Professional Communication

Communication is an important skill to master as you're navigating your search for opportunities. You want to make sure that you're following communication standards and sharing your ideas as thoughtfully as possible.

Communicating as a Professional

  1. 1

    Start Communication Formally

    When you are emailing or talking with someone for the first time, use formal titles like “Ms. Smith or Mr. Jones” and then let the other person set the tone for future conversations and correspondence. If they sign their email with their first name, then you can begin addressing them by their first name rather than their formal title.

  2. 2

    Response Time

    Reply to emails 24-48 hours after they were sent with the exception of weekend messages. If a message is sent right before or during the weekend, reply by the end of the next business day. If you received the message over a week ago and haven’t replied, make sure to apologize for the delay in response in the reply email.

  3. 3

    Email Subject Lines

    Limit your email subjects to three or four word summaries that give a clear picture about the content of the message. Always include a subject for emails and avoid using ALL CAPS in a subject line or in the message of the email. Examples of email subjects Include: “Internship Offer Decision” or “Question About Offer Letter”.

  4. 4

    Be Mindful of Tone

    Communicating tone in email can be particularly difficult, so pay special attention to the words used to convey information. Sometimes trying to be direct by saying, “It’s been five days since my interview and I haven’t heard anything back. Can you tell me whether I got the job or not?” can appear very rude and demanding to the person reading your message. Instead you might write, “I enjoyed meeting you at my interview last week. I was wondering if you could give me an update on the status of my application for this internship position.”

  5. 5

    Email Signature

    Having an email signature can add a professional appearance to your email correspondence.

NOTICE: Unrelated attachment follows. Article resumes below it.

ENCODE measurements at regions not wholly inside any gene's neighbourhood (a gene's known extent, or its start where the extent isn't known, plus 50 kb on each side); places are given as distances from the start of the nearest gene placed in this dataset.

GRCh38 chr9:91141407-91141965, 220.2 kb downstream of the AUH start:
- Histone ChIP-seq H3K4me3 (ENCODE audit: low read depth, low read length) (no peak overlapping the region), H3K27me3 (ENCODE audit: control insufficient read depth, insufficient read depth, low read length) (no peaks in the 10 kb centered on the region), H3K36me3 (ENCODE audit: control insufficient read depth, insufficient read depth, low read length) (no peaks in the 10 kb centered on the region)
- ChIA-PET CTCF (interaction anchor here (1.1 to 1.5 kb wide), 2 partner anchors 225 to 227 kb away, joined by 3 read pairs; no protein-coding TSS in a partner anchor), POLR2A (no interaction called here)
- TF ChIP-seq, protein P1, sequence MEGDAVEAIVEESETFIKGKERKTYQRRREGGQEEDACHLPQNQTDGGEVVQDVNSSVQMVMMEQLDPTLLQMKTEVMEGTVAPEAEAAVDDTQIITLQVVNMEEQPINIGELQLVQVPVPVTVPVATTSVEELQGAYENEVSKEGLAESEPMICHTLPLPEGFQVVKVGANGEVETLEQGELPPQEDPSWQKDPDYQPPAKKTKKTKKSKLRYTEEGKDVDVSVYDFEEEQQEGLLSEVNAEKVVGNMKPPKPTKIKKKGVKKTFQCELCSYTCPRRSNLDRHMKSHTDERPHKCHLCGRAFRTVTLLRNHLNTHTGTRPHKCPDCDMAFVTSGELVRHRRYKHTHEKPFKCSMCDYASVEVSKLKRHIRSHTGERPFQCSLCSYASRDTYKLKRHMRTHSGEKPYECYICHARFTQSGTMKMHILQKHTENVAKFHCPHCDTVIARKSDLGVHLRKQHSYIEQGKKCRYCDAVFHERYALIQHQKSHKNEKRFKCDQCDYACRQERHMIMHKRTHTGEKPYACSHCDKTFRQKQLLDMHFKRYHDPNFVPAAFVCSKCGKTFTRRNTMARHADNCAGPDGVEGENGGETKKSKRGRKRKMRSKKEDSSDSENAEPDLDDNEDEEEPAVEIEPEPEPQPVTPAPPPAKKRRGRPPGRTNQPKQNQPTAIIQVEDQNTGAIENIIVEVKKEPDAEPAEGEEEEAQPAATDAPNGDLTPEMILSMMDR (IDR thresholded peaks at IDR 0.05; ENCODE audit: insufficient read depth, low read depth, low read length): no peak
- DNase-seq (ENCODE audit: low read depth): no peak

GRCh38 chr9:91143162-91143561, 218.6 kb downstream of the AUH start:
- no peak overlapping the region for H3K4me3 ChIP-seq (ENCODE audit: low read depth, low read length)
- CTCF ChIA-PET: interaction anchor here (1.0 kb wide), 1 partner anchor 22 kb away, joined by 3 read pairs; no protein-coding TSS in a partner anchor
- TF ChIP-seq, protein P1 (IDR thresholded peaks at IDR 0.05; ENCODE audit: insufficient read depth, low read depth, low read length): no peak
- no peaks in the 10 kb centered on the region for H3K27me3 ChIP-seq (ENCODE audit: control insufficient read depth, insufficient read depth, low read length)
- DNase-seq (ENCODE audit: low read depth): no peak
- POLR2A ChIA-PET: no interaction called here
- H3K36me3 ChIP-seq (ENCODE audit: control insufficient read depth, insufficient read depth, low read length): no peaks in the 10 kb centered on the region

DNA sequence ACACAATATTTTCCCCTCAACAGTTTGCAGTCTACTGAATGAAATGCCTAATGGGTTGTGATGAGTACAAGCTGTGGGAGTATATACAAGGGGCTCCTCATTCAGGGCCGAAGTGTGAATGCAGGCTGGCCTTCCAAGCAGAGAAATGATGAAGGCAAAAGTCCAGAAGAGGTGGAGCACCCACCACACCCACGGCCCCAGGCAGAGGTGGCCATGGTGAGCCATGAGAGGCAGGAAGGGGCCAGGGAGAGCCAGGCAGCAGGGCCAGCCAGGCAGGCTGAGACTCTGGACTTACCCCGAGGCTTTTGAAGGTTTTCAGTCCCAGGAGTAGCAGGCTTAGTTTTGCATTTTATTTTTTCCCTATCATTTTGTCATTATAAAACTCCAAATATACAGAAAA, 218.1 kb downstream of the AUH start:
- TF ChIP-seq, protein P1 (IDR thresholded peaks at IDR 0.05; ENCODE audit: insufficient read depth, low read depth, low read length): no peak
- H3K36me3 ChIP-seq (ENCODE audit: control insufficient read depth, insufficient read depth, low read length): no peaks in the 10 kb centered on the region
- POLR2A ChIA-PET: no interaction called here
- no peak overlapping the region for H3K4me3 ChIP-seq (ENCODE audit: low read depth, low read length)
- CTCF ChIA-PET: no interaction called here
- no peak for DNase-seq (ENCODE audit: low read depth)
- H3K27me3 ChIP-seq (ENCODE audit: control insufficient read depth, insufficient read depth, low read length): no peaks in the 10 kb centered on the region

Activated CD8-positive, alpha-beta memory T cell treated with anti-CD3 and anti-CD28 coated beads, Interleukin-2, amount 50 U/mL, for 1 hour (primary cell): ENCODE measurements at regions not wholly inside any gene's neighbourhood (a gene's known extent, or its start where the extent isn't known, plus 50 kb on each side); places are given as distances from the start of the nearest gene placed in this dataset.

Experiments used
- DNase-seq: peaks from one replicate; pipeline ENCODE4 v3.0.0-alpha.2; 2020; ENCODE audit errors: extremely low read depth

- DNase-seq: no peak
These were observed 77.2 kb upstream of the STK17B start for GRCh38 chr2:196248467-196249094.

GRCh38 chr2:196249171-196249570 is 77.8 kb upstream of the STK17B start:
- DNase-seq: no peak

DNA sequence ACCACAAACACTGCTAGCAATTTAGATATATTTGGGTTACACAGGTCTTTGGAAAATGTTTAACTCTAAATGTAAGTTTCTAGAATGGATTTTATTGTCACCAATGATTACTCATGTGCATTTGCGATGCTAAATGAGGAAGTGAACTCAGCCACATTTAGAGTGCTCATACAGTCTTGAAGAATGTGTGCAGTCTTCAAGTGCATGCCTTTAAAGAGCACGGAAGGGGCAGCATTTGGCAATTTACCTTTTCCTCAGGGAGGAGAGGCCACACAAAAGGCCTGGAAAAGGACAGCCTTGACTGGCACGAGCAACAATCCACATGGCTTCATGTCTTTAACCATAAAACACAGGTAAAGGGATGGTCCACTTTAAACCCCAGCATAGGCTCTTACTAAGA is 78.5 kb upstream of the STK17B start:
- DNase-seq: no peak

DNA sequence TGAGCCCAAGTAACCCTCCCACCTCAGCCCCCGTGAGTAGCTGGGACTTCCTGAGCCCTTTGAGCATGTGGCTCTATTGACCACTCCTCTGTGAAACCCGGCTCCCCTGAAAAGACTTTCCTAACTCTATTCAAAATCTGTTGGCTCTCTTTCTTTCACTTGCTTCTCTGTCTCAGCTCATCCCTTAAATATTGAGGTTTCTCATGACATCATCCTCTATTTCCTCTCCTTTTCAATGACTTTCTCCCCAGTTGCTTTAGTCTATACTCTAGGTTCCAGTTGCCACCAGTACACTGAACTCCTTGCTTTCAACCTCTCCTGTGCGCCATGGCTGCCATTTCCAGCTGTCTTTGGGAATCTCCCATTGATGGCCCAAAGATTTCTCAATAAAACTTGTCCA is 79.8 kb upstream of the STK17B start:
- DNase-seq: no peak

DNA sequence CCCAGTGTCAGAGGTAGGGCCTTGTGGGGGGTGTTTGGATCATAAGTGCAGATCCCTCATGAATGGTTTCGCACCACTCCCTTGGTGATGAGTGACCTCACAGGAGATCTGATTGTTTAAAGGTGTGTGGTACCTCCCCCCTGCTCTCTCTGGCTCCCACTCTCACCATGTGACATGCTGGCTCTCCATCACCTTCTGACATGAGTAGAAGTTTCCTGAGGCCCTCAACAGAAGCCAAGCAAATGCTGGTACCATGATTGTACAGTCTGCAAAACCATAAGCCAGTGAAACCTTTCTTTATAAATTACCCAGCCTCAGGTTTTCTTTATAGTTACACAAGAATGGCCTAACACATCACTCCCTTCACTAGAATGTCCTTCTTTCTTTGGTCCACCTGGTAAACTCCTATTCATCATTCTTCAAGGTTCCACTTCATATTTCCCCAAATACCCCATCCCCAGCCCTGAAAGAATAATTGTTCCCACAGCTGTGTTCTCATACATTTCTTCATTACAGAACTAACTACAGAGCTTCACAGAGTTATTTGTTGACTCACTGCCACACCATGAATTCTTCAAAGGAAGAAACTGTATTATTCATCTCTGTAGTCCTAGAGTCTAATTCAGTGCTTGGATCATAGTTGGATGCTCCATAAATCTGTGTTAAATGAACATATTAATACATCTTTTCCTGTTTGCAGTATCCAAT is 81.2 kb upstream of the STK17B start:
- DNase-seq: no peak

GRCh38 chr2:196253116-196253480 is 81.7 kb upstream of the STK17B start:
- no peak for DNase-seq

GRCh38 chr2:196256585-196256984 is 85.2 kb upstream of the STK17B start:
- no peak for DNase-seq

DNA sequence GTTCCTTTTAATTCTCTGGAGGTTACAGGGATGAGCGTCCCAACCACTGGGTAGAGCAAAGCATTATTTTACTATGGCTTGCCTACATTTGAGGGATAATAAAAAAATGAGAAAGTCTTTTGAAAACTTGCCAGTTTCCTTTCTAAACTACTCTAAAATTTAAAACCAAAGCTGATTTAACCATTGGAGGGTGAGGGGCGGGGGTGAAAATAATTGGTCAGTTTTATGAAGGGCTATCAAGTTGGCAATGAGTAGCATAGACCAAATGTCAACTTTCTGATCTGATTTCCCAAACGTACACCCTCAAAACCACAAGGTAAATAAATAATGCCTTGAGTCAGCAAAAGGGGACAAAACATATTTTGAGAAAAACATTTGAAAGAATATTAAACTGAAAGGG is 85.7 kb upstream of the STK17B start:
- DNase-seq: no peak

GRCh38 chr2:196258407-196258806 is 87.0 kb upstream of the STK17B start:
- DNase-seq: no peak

Amy Johnson
    University of Illinois Urbana-Champaign 
    Aerospace Engineering | May 2020

Professional Communication Examples

Accepting a Job Offer

Dear Mr. Jackson,

Thank you for selecting me as a candidate for the Structural Engineer position at XYZ Company. I am pleased to inform you that I am accepting this position and excited for my start date. Thank you again for the opportunity, I am eager to make a positive contribution to the organization. Please let me know if there is any additional information or paperwork you need.

Best,

Your Name

Declining a Job Offer

Dear Mr. Franklin,

I appreciate you and your team taking the time to meet with me to discuss the opportunity for employment within the Research and Development Team. After careful thought and consideration, I decided to accept another position that was a better fit for me at this time. However, I remain very interested in your company and the work that you do and would welcome the potential for future opportunities.

Thank you for your time and consideration.

Sincerely,

Your Name

Requesting an Offer Deadline Extension

Dear Ms. Arnold,

Thank you for offering me a position as an Electrical Engineering intern for this summer. I enjoyed meeting with the team at XYZ Company and really appreciate your emphasis on continual learning. I would like to request an extension for my offer deadline of October 15. After talking with Engineering Career Services, I’ve learned that my university recommends students are given three weeks in order to fully consider an offer and make an informed decision. The university guidelines are listed here: https://ecs.engineering.illinois.edu/career-resources/offer-guidelines/. Would you be able to adhere to my university’s offer deadline guidelines?

Thank you for your consideration of my request.

Sincerely,

Your Name